On October 20, 1994 The Guardian, a noted left-leaning publication, published an article claiming that Hamilton, and another minister Tim Smith had received money from the Harrods owner Mohamed Al-Fayed for asking questions on his behalf in the House of Commons. The subsequent furore became known as the "Cash-for-questions affair". Tim Smith admitted his guilt and resigned immediately. Neil Hamilton claimed innocence but was eventually forced to resign his position as Corporate Affairs Minister.
During the election of 1997, Hamilton, still claiming his innocence of any wrong-doing, was determined to hold onto his parliamentary seat in what was then one of the safest Conservative constituencies in the country. Conservative Central Office said that selection of candidates was a purely a matter for the local party and refused to intervene. The well-known BBC war correspondent Martin Bell was persuaded to stand as an independent candidate. Martin Bell won the seat with a majority of over 11,000 votes, after the Labour and Liberal Democrat candidates stood down to give him a clear run at Hamilton's seat. The media coverage surrounding Neil Hamilton and his refusal to stand aside, along with other allegations of sleaze levelled at the party, severely de-railed the Conservative's election campaign and contributed to the worst defeat the Conservative party had suffered for 150 years.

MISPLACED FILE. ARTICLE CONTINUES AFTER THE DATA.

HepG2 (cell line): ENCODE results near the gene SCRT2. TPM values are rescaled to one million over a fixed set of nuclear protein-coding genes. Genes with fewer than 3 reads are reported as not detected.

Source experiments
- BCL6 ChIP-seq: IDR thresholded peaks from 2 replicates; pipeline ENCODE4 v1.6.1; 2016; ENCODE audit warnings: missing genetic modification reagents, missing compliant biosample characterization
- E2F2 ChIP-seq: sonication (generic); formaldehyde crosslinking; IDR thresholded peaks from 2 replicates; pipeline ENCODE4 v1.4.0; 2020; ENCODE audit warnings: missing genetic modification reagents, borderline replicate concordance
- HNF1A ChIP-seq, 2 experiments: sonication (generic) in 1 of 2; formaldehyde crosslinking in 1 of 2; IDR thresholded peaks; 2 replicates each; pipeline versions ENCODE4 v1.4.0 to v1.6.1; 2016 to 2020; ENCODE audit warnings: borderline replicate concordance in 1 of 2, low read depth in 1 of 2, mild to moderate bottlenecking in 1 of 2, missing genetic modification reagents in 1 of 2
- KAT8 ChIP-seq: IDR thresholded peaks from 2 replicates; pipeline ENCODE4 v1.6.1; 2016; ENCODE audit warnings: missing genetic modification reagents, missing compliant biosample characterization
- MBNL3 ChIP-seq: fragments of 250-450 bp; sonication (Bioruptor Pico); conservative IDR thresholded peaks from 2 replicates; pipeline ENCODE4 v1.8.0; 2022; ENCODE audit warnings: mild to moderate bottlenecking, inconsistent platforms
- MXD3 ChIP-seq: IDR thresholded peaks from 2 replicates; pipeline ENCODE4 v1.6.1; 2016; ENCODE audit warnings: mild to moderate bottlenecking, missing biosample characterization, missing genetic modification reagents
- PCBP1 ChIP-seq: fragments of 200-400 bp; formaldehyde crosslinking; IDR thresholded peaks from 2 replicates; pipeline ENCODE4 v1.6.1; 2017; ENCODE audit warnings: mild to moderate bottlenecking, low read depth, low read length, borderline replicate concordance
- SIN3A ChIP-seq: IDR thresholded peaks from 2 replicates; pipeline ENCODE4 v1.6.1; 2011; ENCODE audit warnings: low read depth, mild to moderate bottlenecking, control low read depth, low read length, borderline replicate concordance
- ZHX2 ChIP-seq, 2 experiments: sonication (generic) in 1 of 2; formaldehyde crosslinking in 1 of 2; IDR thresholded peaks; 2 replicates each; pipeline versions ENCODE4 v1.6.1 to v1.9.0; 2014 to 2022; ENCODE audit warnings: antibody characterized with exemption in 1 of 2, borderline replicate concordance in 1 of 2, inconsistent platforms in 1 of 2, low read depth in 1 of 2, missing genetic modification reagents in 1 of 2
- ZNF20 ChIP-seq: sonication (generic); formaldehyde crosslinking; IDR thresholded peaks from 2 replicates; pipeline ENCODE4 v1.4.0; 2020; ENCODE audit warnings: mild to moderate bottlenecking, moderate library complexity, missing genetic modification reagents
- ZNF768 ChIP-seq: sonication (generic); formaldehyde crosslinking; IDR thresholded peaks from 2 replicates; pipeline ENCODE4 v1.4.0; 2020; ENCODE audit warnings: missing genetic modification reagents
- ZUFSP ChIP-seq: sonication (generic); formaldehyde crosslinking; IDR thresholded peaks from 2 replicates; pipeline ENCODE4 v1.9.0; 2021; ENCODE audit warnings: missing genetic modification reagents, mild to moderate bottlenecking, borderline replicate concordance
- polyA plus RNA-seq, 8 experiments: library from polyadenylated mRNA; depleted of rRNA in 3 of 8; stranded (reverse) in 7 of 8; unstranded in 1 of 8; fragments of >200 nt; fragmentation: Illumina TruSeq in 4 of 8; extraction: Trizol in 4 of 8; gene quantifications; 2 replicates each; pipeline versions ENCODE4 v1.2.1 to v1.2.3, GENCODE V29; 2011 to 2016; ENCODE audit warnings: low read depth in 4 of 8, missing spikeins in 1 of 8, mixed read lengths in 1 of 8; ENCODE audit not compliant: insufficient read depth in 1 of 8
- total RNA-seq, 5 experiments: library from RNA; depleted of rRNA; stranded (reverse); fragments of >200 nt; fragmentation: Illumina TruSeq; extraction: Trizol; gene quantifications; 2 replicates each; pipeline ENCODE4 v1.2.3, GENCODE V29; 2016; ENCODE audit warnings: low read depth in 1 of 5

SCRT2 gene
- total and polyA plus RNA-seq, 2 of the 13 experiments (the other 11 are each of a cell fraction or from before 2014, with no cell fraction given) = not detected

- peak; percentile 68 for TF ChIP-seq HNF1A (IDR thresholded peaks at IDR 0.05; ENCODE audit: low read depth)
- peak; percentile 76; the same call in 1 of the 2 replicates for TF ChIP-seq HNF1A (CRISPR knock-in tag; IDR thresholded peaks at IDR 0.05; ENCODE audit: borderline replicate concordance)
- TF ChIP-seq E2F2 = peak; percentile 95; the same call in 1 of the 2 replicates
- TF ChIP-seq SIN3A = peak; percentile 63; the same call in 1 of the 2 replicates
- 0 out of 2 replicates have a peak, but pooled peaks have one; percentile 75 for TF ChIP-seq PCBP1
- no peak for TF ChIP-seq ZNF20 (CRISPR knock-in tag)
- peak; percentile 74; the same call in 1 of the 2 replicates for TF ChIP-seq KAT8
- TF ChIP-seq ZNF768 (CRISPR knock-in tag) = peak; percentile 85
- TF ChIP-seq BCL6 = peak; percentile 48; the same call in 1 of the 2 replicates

Hamilton took Mohamed Al-Fayed to court for libel in 1999, but he lost the trial and the subsequent appeal. In 2001, unable to pay legal fees and costs amounting to some £3m, he was declared a bankrupt. He still has supporters who believe him to have been unfairly treated by the "left-leaning media".
In May 2001 Neil and Christine Hamilton were arrested by police investigating an alleged rape, with an inevitable blaze of publicity. The investigation against them was dropped in August of that year. In June 2003 their accuser, Nadine Milroy-Sloane, was jailed for attempting to pervert the course of justice.